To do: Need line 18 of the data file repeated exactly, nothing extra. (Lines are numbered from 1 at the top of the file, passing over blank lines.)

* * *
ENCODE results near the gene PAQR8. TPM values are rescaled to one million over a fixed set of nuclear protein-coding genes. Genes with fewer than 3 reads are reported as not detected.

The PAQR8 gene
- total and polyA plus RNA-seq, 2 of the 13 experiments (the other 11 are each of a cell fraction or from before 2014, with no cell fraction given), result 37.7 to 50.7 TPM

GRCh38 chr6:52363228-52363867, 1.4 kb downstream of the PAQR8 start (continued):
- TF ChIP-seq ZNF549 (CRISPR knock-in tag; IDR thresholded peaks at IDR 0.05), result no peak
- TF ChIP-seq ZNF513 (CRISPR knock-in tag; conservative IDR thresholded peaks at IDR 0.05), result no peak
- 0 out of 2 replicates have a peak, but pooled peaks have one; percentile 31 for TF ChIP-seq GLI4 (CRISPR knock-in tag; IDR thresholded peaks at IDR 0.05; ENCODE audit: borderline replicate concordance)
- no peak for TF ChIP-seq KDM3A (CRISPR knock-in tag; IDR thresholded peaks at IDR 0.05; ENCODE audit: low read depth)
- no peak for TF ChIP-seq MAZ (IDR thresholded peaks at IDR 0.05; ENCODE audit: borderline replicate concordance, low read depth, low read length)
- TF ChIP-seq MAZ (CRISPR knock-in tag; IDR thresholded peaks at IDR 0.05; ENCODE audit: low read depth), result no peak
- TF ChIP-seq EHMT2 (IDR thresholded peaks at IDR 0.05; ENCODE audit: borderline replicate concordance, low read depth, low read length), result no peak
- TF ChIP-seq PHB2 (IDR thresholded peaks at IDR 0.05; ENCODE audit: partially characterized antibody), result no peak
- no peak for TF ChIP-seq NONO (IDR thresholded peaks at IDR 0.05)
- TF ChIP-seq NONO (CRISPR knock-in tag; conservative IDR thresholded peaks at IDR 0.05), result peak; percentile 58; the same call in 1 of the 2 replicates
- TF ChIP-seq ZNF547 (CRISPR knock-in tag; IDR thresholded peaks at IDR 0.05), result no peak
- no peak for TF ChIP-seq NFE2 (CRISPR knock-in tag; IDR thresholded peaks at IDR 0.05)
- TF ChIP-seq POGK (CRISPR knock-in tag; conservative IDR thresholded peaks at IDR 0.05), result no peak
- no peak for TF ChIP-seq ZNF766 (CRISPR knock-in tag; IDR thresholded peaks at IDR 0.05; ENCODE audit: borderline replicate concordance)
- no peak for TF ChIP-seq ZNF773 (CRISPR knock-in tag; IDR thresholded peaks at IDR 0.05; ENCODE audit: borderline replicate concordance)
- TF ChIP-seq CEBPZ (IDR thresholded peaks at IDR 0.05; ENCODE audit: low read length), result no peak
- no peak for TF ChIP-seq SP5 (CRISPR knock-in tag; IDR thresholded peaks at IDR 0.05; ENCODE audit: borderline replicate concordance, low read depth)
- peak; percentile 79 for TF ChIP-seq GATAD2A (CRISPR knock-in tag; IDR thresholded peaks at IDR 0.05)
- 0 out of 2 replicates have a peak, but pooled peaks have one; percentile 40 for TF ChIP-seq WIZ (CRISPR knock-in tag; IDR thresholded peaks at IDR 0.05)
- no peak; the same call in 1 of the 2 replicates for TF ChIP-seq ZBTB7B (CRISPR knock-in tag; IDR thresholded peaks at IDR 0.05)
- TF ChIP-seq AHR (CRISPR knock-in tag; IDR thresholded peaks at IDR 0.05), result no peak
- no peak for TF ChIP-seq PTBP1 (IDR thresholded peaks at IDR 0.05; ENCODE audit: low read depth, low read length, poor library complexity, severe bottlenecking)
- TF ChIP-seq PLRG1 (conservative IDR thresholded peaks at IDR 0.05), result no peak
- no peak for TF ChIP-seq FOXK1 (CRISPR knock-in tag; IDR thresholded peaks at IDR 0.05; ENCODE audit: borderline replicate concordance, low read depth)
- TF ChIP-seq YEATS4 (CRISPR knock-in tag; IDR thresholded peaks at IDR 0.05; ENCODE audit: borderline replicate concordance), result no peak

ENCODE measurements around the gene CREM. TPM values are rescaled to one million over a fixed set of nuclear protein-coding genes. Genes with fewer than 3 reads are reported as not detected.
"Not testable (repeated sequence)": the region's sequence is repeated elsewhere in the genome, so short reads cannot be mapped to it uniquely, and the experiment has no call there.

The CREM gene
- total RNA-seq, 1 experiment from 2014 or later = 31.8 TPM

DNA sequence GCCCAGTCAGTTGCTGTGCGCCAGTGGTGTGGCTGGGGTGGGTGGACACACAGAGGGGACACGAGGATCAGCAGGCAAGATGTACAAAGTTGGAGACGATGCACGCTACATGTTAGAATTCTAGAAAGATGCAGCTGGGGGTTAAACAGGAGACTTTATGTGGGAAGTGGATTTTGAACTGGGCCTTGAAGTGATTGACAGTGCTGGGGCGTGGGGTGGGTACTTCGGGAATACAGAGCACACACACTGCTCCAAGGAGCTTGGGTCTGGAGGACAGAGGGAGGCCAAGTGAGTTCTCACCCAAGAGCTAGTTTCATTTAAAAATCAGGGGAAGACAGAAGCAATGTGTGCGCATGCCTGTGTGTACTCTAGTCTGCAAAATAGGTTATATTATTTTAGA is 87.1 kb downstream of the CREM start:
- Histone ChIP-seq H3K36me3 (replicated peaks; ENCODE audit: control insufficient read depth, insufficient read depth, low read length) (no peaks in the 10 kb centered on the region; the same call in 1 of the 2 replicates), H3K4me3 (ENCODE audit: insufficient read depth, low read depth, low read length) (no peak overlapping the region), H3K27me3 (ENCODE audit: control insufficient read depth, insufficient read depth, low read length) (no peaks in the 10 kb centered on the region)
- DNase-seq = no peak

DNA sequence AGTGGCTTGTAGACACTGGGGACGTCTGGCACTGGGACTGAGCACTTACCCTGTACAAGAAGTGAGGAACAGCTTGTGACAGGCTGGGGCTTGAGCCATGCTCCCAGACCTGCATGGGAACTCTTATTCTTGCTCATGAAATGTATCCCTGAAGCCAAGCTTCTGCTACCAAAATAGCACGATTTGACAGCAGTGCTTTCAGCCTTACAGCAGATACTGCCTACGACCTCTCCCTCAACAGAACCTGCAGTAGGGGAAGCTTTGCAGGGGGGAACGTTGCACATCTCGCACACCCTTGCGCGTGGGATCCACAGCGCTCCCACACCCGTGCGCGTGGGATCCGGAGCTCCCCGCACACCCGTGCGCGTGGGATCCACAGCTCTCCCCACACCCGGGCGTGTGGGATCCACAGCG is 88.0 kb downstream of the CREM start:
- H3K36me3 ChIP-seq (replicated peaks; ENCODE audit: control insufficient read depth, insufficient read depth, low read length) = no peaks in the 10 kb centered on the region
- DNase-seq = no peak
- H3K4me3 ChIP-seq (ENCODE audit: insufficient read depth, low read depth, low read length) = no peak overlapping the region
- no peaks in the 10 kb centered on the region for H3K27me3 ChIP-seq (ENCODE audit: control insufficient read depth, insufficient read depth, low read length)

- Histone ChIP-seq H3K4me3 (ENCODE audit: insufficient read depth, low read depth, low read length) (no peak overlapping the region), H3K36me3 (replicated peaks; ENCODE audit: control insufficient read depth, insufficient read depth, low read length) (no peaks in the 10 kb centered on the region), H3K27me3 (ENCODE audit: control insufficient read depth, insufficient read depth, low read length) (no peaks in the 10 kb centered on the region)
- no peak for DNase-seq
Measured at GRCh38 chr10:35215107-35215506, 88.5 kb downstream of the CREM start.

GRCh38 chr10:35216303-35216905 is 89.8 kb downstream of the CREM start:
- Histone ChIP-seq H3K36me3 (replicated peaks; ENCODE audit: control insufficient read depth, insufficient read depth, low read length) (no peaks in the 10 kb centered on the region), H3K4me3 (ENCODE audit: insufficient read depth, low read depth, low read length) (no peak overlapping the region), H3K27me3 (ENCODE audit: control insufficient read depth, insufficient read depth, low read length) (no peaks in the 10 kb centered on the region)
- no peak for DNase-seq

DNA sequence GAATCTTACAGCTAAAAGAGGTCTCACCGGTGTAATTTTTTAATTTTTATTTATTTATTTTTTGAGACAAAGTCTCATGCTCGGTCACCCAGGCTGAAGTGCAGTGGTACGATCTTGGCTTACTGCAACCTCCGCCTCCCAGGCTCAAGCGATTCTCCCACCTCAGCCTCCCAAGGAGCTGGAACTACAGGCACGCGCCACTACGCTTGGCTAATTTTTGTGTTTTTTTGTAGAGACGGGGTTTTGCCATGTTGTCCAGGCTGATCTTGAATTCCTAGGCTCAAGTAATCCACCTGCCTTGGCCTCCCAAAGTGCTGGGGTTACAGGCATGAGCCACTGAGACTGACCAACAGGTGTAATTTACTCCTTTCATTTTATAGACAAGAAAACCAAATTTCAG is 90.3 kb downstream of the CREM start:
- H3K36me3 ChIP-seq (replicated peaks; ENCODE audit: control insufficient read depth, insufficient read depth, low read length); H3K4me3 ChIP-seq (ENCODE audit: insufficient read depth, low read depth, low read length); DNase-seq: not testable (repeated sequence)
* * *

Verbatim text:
- no peak for TF ChIP-seq ZNF766 (CRISPR knock-in tag; IDR thresholded peaks at IDR 0.05; ENCODE audit: borderline replicate concordance)